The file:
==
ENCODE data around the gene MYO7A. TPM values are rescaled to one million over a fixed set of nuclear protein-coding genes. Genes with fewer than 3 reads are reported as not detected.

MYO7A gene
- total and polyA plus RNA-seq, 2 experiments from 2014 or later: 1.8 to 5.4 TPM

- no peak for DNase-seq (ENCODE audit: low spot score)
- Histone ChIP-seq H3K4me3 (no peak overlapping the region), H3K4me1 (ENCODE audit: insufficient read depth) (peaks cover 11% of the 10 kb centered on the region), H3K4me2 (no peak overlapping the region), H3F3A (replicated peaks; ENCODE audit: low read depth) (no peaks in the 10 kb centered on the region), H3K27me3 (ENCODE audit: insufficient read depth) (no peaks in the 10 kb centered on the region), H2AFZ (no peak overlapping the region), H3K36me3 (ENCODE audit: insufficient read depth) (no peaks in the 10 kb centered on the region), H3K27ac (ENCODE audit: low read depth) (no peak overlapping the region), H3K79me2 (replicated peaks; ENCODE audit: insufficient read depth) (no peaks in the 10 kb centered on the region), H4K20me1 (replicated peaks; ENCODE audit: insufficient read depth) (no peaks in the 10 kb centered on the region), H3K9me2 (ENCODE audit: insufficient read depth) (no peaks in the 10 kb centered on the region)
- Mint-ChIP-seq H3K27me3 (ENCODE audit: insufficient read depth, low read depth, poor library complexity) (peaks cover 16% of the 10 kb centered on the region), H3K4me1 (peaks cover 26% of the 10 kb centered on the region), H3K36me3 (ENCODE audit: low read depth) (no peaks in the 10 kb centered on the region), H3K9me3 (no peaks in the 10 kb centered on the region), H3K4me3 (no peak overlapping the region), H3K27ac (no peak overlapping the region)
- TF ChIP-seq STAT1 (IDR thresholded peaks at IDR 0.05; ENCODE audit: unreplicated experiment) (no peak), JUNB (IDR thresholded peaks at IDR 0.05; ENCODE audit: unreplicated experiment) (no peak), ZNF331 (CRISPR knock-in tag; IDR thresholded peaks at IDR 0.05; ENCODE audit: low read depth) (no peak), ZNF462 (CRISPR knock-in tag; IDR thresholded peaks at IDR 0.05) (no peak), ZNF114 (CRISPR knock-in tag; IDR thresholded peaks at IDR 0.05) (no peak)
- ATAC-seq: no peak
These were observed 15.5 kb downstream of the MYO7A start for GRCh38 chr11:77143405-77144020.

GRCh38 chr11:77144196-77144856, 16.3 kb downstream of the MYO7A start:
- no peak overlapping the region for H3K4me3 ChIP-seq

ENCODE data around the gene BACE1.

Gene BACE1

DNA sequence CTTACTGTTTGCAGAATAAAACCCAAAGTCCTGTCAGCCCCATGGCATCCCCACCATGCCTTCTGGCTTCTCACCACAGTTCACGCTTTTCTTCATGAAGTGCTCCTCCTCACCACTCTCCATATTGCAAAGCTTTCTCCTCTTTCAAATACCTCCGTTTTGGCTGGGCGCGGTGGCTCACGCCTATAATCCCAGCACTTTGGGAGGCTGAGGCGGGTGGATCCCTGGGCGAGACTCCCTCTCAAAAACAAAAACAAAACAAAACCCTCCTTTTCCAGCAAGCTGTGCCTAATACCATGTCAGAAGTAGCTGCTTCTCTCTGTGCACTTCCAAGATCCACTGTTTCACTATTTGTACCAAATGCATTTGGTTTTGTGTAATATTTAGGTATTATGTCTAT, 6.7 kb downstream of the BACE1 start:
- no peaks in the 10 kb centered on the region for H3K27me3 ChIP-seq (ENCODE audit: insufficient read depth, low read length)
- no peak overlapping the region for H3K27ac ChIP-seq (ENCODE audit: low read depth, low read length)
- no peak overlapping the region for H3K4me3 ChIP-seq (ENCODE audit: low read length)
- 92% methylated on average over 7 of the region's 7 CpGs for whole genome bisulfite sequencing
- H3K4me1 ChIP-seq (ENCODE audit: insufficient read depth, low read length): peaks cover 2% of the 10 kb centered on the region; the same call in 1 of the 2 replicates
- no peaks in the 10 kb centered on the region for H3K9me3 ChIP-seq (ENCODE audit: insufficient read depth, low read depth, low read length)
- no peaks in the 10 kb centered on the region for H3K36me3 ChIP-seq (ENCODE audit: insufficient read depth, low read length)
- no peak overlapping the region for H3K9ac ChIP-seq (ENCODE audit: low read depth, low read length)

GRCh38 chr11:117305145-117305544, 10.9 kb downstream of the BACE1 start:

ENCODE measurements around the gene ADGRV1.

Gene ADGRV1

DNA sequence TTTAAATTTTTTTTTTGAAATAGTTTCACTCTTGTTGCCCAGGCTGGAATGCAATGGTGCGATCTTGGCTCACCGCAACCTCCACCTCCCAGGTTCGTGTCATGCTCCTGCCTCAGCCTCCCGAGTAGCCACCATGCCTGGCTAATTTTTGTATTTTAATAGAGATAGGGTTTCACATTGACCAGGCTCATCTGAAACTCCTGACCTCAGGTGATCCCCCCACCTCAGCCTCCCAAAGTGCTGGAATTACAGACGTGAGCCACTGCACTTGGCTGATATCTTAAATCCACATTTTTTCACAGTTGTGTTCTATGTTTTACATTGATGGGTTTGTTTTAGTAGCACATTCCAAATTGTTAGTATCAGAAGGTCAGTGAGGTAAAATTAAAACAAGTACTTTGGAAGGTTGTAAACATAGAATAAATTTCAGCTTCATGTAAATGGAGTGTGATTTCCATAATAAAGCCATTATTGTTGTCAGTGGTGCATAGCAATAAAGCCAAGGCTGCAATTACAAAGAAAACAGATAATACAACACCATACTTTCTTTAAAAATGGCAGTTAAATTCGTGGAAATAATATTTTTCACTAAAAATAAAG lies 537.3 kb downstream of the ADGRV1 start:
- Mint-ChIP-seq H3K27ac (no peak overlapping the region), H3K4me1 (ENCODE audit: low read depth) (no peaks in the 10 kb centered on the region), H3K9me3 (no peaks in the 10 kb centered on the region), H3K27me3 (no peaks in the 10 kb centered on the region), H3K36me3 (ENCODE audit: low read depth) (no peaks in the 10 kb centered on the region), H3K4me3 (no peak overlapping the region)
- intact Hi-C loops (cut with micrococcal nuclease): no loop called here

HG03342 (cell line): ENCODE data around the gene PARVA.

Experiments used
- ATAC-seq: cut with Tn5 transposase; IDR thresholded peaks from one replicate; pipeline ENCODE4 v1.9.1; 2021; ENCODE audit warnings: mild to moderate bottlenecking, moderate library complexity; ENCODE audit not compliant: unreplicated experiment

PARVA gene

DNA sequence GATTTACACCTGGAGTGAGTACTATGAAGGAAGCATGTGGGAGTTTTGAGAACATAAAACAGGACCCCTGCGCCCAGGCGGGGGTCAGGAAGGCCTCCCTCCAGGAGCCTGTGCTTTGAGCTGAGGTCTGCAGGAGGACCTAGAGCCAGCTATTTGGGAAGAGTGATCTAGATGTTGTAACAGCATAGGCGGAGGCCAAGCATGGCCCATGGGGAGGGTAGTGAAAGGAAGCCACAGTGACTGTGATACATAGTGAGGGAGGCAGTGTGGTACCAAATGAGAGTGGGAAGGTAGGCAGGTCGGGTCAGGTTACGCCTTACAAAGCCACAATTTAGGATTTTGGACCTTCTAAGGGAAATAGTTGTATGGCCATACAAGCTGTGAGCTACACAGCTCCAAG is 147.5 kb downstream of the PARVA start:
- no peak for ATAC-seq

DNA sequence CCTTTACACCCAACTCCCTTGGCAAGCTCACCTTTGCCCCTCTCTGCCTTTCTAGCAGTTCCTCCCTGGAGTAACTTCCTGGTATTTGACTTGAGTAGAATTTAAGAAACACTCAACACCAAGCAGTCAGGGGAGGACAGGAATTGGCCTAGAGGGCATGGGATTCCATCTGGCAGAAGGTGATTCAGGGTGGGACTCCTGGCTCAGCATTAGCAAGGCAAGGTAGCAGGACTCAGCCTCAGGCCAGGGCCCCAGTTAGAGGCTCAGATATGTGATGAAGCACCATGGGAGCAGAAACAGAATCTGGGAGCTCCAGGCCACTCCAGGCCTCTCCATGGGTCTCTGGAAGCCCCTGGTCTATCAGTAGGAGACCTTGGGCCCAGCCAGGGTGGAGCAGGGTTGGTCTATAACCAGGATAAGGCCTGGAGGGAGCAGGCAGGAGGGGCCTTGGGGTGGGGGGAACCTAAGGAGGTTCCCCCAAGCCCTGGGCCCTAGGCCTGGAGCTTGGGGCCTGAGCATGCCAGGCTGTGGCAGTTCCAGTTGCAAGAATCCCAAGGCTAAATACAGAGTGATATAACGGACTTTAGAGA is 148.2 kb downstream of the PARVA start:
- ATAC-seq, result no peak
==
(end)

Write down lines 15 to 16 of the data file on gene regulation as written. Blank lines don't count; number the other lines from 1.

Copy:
- no peaks in the 10 kb centered on the region for H3K27me3 ChIP-seq (ENCODE audit: insufficient read depth, low read length)
- no peak overlapping the region for H3K27ac ChIP-seq (ENCODE audit: low read depth, low read length)